Both Accion Venture Lab and Newid Capital make investments that target the financially underserved.  Venture Lab invests capital in, and provides support to, innovative fintech start-ups that increase access to, improve the quality of, or reduce the cost of financial services for the underserved at scale. Newid Capital focuses on such investments outside of North America and Western Europe.

NOW Money uses mobile banking technology to provide accounts, financial inclusion and a range of low-cost remittance options to low-income migrant workers in the Gulf region. It aims to provide access to affordable financial services for everyone.

The investment comes a year after NOW Money’s initial seed funding, which allowed the company to expand the team and develop the technology and brand. With the latest investment, also a part of its seed round, the team plans to launch the service across the United Arab Emirates and expand into the other Gulf Cooperation Council (GCC) countries.

Co-founder of NOW Money, Ian Dillon said, “Having what’s understood to be the first early stage investment from U.S. venture capital into the Middle East is testament to the opportunities available here and how far the GCC has come in making itself a destination for investment. We hope this will be the first of many U.S. venture capital investments in the region, and will help to grow the ecosystem further.”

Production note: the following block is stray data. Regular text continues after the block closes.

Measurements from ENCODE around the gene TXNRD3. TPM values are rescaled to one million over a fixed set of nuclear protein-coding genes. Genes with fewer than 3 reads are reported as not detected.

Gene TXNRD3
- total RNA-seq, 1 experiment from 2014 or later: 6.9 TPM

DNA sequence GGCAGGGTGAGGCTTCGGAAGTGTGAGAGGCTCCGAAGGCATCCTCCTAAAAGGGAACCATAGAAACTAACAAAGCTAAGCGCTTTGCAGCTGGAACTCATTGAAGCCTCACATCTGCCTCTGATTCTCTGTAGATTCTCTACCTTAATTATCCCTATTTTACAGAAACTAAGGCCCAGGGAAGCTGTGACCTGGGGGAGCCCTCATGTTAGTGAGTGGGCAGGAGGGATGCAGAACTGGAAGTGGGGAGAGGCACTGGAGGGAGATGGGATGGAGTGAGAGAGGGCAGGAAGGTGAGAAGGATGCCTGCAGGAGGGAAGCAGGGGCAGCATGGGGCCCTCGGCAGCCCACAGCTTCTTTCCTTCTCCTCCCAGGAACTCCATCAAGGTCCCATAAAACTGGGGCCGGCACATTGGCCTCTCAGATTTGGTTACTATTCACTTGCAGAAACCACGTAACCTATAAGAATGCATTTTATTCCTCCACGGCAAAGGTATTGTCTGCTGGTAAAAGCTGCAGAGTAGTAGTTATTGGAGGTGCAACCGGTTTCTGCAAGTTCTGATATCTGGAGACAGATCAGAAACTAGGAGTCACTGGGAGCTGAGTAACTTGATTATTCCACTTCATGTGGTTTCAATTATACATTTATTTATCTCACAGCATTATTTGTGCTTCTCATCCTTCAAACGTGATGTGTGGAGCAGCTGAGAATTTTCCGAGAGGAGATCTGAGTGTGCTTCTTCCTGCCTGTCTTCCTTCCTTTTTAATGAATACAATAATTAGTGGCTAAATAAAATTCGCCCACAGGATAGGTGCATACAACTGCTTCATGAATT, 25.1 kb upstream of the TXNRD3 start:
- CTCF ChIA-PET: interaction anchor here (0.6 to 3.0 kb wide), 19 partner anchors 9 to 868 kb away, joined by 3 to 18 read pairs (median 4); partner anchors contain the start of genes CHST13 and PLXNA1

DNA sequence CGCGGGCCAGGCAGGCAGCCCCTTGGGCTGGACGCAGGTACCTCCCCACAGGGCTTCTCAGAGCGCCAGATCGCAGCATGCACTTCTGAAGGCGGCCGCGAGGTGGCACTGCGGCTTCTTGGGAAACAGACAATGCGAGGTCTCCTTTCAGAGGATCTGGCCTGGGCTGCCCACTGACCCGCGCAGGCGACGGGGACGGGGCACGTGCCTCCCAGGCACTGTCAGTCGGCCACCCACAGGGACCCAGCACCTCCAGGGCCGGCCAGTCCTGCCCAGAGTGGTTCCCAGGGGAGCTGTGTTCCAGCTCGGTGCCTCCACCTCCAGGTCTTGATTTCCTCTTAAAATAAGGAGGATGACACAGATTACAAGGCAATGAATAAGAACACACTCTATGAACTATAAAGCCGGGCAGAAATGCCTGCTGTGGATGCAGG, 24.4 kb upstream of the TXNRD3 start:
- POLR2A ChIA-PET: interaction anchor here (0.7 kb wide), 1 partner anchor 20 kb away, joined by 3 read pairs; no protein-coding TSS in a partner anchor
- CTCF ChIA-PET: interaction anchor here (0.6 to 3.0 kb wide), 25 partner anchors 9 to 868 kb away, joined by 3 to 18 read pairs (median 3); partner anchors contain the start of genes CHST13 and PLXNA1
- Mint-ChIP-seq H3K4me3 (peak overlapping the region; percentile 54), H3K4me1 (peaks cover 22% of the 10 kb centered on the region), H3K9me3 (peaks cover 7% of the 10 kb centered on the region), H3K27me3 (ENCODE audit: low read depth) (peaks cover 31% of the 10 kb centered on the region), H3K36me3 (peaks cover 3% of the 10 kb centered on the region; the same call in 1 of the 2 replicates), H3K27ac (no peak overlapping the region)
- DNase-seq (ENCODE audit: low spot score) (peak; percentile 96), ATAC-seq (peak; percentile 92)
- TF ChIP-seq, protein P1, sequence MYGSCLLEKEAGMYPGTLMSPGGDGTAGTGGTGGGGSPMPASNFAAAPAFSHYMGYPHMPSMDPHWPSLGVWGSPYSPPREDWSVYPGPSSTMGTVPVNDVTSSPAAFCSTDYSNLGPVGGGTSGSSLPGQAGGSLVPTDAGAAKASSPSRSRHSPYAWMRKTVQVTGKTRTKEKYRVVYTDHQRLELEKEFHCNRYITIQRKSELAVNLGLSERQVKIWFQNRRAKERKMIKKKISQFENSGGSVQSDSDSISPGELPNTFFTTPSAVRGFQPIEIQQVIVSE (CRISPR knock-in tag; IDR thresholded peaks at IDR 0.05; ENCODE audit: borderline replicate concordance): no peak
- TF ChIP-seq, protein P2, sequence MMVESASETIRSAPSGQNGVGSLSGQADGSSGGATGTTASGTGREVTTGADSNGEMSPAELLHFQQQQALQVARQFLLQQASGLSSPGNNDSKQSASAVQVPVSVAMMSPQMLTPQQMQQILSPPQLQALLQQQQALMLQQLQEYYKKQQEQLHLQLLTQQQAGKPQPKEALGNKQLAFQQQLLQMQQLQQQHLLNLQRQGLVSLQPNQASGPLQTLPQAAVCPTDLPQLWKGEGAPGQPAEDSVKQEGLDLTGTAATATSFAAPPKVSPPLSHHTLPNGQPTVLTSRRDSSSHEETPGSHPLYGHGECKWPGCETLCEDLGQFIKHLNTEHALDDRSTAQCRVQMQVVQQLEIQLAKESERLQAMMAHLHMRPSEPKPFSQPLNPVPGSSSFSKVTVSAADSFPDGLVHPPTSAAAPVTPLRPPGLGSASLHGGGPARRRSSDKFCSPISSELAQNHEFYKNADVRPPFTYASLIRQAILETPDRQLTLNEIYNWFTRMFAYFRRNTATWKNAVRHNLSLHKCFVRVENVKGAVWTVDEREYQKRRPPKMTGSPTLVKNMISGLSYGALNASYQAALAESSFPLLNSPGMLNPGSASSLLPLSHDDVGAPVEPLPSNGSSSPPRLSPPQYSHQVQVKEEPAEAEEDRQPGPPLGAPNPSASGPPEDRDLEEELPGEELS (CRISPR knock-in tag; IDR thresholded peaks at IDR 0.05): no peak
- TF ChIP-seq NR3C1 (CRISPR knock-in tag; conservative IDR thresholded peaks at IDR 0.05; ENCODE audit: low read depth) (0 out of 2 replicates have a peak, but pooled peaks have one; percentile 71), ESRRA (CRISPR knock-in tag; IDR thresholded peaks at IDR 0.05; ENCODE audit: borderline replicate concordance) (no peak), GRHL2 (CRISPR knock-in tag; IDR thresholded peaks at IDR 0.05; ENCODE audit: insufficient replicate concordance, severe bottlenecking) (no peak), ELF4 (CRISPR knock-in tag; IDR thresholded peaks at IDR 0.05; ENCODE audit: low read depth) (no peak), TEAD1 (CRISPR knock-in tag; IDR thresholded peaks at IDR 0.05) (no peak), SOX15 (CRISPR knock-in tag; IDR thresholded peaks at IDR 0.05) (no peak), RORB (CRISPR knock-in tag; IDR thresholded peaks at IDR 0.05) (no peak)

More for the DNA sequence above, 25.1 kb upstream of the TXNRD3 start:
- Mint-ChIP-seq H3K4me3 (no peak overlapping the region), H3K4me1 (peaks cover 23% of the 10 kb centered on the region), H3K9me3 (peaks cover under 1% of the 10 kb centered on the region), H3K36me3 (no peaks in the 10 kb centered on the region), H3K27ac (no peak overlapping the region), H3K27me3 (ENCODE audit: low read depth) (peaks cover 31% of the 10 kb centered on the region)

“We’re excited to be making such a big social impact in the region. Accion is one of the leading global institutions promoting financial inclusion, and Newid Capital was co-founded by Nigel Morris, who previously co-founded Capital One Financial Services. We’re excited to be working with them to bring financial inclusion to the 26 million unbanked in the GCC,” he added.

“Each year, migrant workers contribute more than $400 billion to their home economies, and the United Arab Emiratesis among the top remittance-sending countries in the world,” said Michael Schlein, CEO and President of Accion. “NOW Money’s innovative approach and digital platform provide a faster and safer option for these workers to support their families and communities.”

“Our partnership with NOW Money marks a number of firsts for Accion Venture Lab – our first investment in the Middle East region, our first investment into a wholly-digital neobank, and our first opportunity to focus on reaching low-income migrant workers,” added Amee Parbhoo, Director of Investments at Accion Venture Lab. “As we reach this new group of financially underserved individuals, we’ll look to apply our learnings to Venture Lab’s work around the world.”